Called "nomads" then "gens du voyage" by the French administration, the so-called "Hungarian" Roma have been under a regime of surveillance for more than a hundred years. Roma do not see themselves as defined by the necessity to move, but as people strongly connected to the places where they stop.
Initially called "nomads" then "gens du voyage" by the French administration, the so-called "Hungarian" Roma have been under a regime of surveillance for more than a hundred years: their mobility was deemed a danger to French public order. This paper will defend the thesis that the "Hungarian" Roma do not see themselves as people defined by the necessity to move, but as people strongly connected to the places where they stop. A stopping-place - yek than - is indeed a place where they can form a new kumpania.
The Roma conception of "travel" is therefore the result of a complex dialectic between, on the one hand, gathering and dispersing of kumpania and, on the other hand, administrative constraints. Not long after they arrived in late nineteenth-century France persecution began: the movements of those groups were to be registered in a carnet anthropométrique (anthropometric identity booklet) (1912), large family-gathering were banned (1935), their internment (1940-1946) and, more recently, their assignment to places reserved for so-called "gens du voyage" (2000). But in a country organized simultaneously along territorial sovereignty rules and the privatization of public spaces, the strength of kumpania (company) is that they have no territory of their own to defend and that their temporary dispersal is but a modality of their internal relational structure. That is to say that the dispersal is not the end of the group, but means its metamorphosis. Another configuration will appear later somewhere else. The essential thing for them is not to know where they go but with whom.
Nomadism celebrated by Gypsies and Travellers, but seemingly stigmatised by post communist Roma
Nomadism, as celebration or stigma, controversially divides Gypsy/Traveller groups in N. Europe from Roma groups associated with S. and E. Europe. One embracing movement and mobile homes against housing. The other long sedentarised, when moving, become self-labelled migrants expecting fixed housing.
Throughout much the world, nomadism is stereotyped, controlled, if not persecuted. Gypsies, derived from 'Egyptians', once a label for all migrants to Britain, adopt the title, identifying as nomadic ethnic groups in England and Wales. Elsewhere, Gypsies in California, have moved regularly and seasonally, albeit to and from rented accommodation, disguising their ethnicity from landlords and customers. Today, 'nomadism', as cultural category, is being used to distinguish and divide Gypsy/Traveller groups located for centuries in Northern Europe from others, often labelled Roma, especially in Southern or Eastern Europe. Before communist intervention, unique service nomads, such as Roma, exploited movement for politico/economic reward and cultural semi-autonomy.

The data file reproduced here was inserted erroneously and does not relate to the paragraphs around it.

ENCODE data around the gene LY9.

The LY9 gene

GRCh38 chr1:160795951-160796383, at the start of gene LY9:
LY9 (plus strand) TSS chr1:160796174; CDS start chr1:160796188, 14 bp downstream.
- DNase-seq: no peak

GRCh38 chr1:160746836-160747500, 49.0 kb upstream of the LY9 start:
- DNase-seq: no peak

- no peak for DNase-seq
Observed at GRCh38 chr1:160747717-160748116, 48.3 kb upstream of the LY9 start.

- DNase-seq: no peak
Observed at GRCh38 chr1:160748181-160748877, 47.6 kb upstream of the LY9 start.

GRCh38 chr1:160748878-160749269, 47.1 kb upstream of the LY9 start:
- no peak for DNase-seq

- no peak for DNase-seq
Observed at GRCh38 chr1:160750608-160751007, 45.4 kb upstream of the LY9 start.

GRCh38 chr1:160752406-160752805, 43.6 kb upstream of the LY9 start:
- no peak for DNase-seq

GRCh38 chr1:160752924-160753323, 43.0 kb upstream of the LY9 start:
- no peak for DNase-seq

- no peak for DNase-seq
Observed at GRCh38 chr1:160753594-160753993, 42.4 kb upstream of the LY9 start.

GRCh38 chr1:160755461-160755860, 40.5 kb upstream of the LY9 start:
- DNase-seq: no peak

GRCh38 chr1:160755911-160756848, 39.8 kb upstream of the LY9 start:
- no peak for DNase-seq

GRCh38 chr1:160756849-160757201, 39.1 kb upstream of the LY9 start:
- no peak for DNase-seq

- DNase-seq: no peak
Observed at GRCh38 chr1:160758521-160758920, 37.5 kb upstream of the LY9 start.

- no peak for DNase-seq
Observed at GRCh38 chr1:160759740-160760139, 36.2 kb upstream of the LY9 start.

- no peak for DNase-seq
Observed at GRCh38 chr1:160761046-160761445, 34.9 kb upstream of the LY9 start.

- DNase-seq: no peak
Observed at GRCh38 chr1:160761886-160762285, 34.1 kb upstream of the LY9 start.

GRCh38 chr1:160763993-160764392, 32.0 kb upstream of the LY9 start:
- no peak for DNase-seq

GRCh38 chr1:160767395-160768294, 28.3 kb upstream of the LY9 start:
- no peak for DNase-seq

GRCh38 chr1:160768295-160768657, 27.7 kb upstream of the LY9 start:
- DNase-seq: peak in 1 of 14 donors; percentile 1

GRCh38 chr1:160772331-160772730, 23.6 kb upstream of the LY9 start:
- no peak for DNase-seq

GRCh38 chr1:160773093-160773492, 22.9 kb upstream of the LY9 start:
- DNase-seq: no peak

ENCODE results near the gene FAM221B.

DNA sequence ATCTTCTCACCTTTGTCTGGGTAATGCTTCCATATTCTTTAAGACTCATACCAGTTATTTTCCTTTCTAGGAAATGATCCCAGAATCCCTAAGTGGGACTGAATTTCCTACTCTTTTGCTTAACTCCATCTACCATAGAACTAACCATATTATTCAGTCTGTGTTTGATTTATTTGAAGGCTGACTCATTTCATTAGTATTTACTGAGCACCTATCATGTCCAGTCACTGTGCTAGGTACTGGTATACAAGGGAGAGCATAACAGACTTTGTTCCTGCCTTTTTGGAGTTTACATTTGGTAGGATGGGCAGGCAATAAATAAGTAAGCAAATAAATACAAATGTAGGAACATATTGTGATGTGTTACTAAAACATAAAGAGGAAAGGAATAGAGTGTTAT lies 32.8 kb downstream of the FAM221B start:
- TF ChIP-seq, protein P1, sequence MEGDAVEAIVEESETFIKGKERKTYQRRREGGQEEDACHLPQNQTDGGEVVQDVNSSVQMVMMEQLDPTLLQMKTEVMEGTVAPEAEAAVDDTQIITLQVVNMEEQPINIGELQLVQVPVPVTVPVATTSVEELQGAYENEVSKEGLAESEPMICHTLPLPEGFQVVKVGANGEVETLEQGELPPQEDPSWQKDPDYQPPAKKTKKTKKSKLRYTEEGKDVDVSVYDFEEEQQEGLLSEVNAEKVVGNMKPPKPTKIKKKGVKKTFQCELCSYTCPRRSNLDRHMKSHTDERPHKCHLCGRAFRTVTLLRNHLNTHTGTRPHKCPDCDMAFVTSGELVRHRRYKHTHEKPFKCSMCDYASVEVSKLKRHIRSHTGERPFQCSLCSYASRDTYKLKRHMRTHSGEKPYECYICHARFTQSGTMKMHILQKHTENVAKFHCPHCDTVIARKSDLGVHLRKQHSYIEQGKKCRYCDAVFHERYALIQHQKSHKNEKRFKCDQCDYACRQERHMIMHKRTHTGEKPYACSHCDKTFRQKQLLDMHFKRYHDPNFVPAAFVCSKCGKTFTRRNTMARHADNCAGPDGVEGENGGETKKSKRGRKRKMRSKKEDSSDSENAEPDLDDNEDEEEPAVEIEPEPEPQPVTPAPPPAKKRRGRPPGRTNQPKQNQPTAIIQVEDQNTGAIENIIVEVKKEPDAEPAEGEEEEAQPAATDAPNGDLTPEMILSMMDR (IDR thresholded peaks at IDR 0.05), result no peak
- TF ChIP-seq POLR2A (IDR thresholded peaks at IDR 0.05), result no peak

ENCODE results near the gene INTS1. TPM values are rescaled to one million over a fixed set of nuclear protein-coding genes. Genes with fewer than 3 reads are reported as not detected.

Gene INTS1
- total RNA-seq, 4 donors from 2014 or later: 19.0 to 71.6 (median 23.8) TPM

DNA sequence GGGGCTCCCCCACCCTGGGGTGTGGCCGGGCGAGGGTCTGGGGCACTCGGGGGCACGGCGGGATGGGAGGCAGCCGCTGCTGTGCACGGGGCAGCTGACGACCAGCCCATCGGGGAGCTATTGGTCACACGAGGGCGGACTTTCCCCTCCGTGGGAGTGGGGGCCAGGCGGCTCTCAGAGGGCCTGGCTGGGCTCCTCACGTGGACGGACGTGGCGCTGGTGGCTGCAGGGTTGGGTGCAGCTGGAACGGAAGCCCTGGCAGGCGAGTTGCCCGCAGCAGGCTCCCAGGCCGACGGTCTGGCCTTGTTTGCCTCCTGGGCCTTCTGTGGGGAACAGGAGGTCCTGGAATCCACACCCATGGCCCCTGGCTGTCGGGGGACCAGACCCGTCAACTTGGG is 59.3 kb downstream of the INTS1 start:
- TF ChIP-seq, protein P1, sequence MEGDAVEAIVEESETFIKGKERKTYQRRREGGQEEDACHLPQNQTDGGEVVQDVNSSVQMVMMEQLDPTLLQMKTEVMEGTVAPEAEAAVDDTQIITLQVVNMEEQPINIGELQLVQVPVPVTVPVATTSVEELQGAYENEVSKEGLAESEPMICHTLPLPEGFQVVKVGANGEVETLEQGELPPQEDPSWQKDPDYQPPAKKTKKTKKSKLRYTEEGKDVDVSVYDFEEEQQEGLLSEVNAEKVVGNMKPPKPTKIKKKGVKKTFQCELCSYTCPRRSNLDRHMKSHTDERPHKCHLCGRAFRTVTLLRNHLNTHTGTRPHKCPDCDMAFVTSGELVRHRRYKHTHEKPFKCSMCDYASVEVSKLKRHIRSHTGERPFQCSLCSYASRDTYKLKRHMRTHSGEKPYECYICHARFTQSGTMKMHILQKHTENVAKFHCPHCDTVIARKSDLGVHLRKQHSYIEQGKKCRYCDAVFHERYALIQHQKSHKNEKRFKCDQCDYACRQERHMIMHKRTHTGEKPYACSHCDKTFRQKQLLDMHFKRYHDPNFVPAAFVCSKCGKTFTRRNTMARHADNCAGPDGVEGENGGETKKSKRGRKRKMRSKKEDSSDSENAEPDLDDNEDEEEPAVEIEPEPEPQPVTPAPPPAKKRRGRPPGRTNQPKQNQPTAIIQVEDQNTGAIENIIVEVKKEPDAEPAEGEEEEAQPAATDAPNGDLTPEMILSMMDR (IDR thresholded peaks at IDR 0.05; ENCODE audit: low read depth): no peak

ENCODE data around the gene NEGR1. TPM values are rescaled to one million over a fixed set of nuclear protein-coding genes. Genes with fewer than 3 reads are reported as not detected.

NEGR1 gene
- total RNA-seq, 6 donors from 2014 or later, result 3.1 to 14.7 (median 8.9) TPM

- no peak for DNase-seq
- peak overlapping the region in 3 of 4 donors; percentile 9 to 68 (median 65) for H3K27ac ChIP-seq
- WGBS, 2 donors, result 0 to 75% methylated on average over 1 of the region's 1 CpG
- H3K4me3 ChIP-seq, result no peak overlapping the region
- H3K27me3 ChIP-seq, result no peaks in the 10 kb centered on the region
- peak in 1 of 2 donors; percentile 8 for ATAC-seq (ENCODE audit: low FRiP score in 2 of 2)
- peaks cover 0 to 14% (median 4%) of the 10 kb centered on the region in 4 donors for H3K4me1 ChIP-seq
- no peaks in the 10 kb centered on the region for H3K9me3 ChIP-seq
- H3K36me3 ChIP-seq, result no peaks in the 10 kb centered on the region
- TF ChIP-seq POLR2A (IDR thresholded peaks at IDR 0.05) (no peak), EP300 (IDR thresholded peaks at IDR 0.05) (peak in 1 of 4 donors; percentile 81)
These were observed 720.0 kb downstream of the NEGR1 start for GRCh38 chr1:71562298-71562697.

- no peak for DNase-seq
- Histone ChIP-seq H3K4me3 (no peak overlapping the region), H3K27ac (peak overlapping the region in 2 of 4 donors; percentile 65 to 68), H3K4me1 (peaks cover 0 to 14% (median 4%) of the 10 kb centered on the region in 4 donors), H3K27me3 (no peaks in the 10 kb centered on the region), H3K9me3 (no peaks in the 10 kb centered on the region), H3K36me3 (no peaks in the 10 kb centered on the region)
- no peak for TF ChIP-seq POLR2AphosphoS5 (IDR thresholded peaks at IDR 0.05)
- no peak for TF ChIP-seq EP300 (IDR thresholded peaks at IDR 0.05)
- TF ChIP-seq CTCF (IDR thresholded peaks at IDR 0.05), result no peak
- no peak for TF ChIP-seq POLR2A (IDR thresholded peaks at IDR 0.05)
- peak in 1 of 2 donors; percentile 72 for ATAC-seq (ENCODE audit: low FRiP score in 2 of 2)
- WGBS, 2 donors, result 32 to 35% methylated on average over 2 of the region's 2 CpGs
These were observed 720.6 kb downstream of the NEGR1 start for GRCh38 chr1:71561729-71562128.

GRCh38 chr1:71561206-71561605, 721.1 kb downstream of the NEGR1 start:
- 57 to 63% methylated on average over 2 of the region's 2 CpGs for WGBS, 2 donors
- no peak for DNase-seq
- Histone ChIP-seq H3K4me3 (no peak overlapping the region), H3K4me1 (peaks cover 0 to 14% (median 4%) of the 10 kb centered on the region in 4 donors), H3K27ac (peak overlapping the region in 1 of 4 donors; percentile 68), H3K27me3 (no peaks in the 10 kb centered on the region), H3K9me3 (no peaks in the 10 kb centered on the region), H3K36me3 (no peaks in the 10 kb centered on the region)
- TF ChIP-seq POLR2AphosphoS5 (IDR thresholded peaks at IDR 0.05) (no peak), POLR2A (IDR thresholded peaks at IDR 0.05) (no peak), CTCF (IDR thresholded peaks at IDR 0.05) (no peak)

Subsequently, as victims of enforced state settlement and factory labour, Roma risked criminalisation if found secretly travelling, let alone as self-employed 'capitalists' trading goods. Many were subject to greater movement control than non-Roma. Post-communism, most Roma have rarely experienced nomadic lifestyles. Many, suffering poverty in ghettos and racist isolation, after nations such as Romania and Slovakia were incorporated, have embraced the EU ideal of 'free movement' for migrants. Then nomadism as stigma is experienced and internalised.
By contrast, UK Gypsies/Travellers had longer retained nomadic lifestyles under capitalism. But from 1994, nomadic preferences were massively destroyed. Legislation requiring official Gypsy site provision abolished, the Gypsies limited their movements. Thus agriculture, once dependent on Gypsies' seasonal labour, exploits cheap foreign migrants. Meanwhile, Gypsy/Traveller groups, housed against their will at huge welfare cost, have not internalised stigmas of nomadism. The latter is celebrated and yearned for.
Sedentarism as an exclusionary category: the forced displacement of Hampi community in India
The paper reveals the Hampi villagers’ failed struggle against their forced displacement from a UNESCO site in India. It argues that the discursive superiority of sedentarism over mobility that privileges ‘rooted culture’ works against communities which have been formed by mobility processes.
This ethnographic study demonstrates how the discursive superiority of sedentarism over mobility that privileges distinctive 'rooted culture' may work against communities which have emerged as an outcome of mobility processes.
The residents of Hampi - a south Indian village - have been forcibly displaced from the core zone of the UNESCO World Heritage site since 2011. Two thirds of the village population has already been evicted and their homes and small enterprises demolished. Initially, the most disadvantaged established a shanty encampment on the outskirts of the village. They are currently being resettled.